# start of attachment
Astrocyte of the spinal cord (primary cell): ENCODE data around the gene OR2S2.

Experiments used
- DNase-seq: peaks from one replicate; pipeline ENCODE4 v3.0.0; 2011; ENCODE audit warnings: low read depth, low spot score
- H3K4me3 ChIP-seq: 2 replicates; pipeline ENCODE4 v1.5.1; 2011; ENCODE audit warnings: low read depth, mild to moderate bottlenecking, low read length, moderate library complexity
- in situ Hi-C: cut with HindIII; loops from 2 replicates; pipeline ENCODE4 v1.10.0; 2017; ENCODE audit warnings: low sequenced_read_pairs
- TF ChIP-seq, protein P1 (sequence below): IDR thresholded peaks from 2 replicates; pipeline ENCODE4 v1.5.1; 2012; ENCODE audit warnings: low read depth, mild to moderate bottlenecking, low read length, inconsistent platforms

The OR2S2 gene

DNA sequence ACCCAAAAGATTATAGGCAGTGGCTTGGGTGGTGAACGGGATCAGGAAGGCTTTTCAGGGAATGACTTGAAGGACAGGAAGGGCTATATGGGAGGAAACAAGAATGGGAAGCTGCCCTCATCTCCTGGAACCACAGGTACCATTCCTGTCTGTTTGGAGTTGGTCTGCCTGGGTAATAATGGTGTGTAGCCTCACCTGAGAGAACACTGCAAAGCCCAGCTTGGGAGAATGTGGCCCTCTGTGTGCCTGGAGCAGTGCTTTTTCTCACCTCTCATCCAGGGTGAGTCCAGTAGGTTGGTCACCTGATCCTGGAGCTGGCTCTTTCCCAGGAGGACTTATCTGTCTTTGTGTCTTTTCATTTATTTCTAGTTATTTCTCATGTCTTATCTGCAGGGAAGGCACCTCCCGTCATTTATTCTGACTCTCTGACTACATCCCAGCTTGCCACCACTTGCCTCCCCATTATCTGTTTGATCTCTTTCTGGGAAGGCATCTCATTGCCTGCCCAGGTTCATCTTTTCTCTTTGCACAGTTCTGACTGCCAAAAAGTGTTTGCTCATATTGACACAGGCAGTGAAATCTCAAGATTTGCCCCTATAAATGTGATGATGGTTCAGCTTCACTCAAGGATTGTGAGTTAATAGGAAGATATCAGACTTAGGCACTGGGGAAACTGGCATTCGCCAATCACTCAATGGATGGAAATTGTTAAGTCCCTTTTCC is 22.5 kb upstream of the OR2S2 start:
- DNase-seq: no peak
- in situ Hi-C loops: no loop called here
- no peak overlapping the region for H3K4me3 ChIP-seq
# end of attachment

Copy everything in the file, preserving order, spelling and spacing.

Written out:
Astrocyte of the spinal cord (primary cell): ENCODE data around the gene OR2S2.

Experiments used
- DNase-seq: peaks from one replicate; pipeline ENCODE4 v3.0.0; 2011; ENCODE audit warnings: low read depth, low spot score
- H3K4me3 ChIP-seq: 2 replicates; pipeline ENCODE4 v1.5.1; 2011; ENCODE audit warnings: low read depth, mild to moderate bottlenecking, low read length, moderate library complexity
- in situ Hi-C: cut with HindIII; loops from 2 replicates; pipeline ENCODE4 v1.10.0; 2017; ENCODE audit warnings: low sequenced_read_pairs
- TF ChIP-seq, protein P1 (sequence below): IDR thresholded peaks from 2 replicates; pipeline ENCODE4 v1.5.1; 2012; ENCODE audit warnings: low read depth, mild to moderate bottlenecking, low read length, inconsistent platforms

The OR2S2 gene

DNA sequence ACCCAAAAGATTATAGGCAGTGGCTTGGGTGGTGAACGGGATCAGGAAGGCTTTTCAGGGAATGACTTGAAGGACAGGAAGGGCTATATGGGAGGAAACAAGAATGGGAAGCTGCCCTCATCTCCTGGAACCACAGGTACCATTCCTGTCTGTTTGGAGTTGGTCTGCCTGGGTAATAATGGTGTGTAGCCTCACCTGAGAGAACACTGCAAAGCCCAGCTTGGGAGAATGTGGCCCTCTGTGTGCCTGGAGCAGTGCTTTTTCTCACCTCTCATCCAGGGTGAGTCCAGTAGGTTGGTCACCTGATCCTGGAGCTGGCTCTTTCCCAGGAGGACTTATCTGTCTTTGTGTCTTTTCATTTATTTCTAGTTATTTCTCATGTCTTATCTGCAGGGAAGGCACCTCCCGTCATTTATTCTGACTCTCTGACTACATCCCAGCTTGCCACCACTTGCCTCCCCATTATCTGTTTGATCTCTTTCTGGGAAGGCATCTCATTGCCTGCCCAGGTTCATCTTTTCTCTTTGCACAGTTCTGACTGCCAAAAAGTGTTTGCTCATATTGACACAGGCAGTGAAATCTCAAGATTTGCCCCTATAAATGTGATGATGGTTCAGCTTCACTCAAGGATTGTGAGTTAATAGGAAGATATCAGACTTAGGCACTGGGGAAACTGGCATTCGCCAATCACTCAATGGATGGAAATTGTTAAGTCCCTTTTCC is 22.5 kb upstream of the OR2S2 start:
- DNase-seq: no peak
- in situ Hi-C loops: no loop called here
- no peak overlapping the region for H3K4me3 ChIP-seq